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The art of Kong

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b2ap3_thumbnail_Kongs.jpgI've had quite a few owners ask me recently about chews and activity toys for their dogs. So I thought I'd write a post that will hopefully help. There are lots of toys, gadgets and chews available as canine entertainment, but one of my favourites and, I think, one of the best investments you can make, is to get your dog a Kong.

The classic Kong is a food activity toy which is great for occupying your dog when you’re unable to or want your dog to have some ‘down time’. Providing a filled Kong can help in teaching your dog to settle quietly; it’s also an invaluable tool for helping them to learn independence and coping with being alone.

Chewing helps with relaxation, so a Kong can help induce calm behaviour and provide a pleasant distraction when you leave them. It also gives your dog something to do whilst you’re busy or to prevent them from getting overexcited, such as when you have visitors.

So how can you get your dog addicted (in a good way!) to their Kong? 

It’s not just about what food you put inside. Firstly, an empty Kong isn’t much fun, so make sure the Kong retains its high value, by putting it away when it’s finished with. Then when you bring the filled Kong out again, your dog will know there’s good stuff on the way. 

Be imaginative when stuffing the Kong; a couple of dried biscuits won’t keep your dog interested for long. Your dog needs to work to get the food out by some persistent chewing, shaking, pawing, rolling, nibbling and licking it. The more effort a dog makes to extract the food, the more it will keep them occupied - consider it as 'occupational therapy'. If you want your dog to be still with their Kong, such as when you’re out in public, you can always put your foot on it to stop it rolling around.   

And just like any good menu, you can try layering the food like a three course meal, a starter to stimulate the taste buds, a satisfying main and finishing with ‘dessert’ or a treat, i.e. something tantalising that cannot be eaten until the other ‘courses’ have been consumed. 

So start packing the Kong with the ‘dessert’ first – here are some ideas for the art of good Kong stuffing:

The Tantalising ‘Dessert’: Cheese, cottage cheese, cooked chicken, bacon, pâté, cooked liver, ham, or wet dog food. Use one of these sparingly and put it at the narrow end with the small hole so your dog can smell it but can’t reach it.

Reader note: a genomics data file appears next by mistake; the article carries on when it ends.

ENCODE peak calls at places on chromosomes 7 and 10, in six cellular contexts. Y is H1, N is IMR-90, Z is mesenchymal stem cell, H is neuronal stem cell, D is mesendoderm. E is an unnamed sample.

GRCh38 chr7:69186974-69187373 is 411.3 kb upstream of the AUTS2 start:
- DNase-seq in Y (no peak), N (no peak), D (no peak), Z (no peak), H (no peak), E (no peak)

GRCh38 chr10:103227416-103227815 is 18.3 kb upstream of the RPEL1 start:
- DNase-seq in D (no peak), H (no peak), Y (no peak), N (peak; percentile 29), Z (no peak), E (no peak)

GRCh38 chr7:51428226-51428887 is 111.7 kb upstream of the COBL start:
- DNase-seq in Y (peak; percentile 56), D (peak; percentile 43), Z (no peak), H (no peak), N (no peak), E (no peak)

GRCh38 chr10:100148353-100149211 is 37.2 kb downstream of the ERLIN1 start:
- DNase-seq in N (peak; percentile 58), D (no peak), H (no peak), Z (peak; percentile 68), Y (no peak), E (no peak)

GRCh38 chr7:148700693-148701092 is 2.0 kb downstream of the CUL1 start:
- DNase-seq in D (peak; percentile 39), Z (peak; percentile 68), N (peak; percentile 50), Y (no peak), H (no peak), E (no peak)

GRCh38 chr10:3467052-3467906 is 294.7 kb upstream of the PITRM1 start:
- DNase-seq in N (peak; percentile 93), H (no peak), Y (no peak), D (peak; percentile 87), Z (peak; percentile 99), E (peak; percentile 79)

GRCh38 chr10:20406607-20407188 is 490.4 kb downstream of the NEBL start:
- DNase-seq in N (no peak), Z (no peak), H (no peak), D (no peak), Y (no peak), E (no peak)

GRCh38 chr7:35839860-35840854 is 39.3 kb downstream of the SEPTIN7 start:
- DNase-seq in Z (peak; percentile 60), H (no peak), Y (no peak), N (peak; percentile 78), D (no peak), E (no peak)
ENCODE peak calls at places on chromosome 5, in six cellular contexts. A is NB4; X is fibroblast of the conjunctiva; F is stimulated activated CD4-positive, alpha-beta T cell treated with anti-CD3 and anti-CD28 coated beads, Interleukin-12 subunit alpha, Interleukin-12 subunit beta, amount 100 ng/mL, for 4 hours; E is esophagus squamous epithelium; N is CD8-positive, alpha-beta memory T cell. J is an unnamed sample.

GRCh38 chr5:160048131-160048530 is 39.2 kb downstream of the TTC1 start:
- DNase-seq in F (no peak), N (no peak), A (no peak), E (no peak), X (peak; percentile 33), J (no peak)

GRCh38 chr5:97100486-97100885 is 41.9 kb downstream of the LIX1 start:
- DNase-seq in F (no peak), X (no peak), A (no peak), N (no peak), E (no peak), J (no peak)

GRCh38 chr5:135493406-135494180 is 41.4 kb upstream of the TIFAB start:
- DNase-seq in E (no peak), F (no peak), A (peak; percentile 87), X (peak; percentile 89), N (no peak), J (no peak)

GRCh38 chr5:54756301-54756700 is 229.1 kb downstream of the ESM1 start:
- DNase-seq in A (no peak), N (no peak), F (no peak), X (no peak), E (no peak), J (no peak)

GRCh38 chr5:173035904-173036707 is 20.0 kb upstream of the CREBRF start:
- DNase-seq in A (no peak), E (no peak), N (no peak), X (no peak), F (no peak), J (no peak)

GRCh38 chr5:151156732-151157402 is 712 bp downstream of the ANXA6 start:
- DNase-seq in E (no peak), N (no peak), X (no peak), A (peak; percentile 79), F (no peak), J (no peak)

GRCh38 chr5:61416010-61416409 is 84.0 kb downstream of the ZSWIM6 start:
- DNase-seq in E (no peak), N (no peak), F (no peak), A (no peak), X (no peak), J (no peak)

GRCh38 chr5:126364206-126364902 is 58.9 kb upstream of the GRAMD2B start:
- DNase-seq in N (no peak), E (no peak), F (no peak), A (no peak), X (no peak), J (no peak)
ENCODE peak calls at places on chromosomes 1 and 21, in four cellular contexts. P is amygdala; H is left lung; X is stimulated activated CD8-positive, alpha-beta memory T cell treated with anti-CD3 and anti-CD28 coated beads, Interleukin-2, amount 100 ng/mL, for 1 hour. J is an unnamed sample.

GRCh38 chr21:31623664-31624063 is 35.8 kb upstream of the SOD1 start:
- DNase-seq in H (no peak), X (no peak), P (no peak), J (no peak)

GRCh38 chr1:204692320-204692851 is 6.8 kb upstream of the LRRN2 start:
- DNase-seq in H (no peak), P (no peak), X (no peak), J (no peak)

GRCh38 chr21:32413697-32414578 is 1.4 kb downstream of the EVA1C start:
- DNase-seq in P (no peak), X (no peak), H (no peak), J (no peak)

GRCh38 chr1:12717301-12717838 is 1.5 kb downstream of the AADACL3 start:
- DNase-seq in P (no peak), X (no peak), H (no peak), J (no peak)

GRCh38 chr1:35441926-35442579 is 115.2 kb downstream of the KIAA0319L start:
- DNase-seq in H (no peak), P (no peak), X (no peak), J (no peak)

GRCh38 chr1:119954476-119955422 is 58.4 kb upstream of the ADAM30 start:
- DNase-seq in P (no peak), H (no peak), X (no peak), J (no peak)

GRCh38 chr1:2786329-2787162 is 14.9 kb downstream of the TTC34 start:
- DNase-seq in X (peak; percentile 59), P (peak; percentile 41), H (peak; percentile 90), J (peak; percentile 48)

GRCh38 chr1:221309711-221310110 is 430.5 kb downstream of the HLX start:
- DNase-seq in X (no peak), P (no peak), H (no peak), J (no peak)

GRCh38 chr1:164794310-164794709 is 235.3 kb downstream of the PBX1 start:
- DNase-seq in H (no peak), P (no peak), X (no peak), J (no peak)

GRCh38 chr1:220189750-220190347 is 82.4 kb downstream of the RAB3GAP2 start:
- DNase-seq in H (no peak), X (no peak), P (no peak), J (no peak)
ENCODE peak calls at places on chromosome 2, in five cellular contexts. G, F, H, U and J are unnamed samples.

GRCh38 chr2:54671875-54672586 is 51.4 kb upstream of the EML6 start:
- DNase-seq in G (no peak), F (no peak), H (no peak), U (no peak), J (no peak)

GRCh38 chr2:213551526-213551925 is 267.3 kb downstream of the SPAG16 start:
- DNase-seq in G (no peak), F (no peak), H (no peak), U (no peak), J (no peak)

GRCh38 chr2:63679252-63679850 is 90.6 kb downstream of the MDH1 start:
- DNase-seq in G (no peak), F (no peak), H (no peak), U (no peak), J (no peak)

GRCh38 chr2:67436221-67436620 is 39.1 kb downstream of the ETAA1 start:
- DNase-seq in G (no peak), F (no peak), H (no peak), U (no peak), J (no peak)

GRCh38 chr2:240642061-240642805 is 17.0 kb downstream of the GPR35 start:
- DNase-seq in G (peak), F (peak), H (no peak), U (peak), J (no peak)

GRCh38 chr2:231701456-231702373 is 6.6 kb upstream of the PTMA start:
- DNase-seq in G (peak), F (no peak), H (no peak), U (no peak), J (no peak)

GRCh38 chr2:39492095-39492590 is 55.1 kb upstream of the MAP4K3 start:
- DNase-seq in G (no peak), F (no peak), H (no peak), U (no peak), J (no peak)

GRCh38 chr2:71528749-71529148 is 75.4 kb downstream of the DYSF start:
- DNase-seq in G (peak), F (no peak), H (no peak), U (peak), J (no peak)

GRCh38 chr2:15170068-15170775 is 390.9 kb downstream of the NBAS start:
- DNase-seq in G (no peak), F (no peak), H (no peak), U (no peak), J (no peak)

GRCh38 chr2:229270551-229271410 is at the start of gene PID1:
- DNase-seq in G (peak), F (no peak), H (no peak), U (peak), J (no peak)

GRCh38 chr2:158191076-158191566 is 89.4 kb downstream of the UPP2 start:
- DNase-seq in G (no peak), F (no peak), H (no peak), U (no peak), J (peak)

The Main Course: Using larger pieces, wedge cooked potato, dog biscuits, wet dog food, fruit or cooked vegetables into the main body of the Kong. These should not be easy for your dog to remove, so press the contents down into the Kong. 

The Starter: Top with dried liver treats, dog choc-drops, cubes of cheese, chopped sausage, cooked rice or mashed potato. To create immediate interest, the starter can fall out easily as soon as your dog nudges the Kong. 

Prepare Kongs in advance and keep them in the fridge, or freeze them when the weather is very hot. A top tip is to have two Kongs and keep one stuffed and ‘ready to go’ for unexpected situations. And if you need a quick and easy filler, insert dog biscuits, such as a Boneo into the Kong, then smear the inside top with peanut butter or marmite, cream cheese or meat paste. Choose Kongs that are suitable for your dog's size and chewing style - you can find out more at the Kong website. 

Let your culinary skills run free when preparing food your pup’s Kong. Here are some recipes you may want to try.

Spanish Kong: 1 egg, grated cheese and any pieces of cooked vegetables your dog likes.  Scramble the egg and then fold in the vegetables. Pack this into the Kong and sprinkle the top with the cheese, microwave for 20 seconds to seal. Cool thoroughly before stuffing into the Kong and giving it to your dog.

Iced Kong: Plug the end of the Kong with a treat or a dollop of peanut butter and turn the Kong upside down in an empty jar. Fill with chicken gravy, a weak Bovril or Marmite stock or soup, and then freeze. This is more suited for eating outdoors as it becomes very messy when it starts to thaw. It’s a great idea for teething puppies!

Kong au Gratin: Mix pieces of cheese or cheese spread with your dog’s dried food and microwave for a few seconds until the cheese starts to melt. Cottage cheese can be used instead and saves microwaving the contents. Allow it to cool to a safe temperature before stuffing into the Kong and giving it to your dog.

I hope you enjoy trying some of these ideas - and I'm sure your dog will thank you for it!




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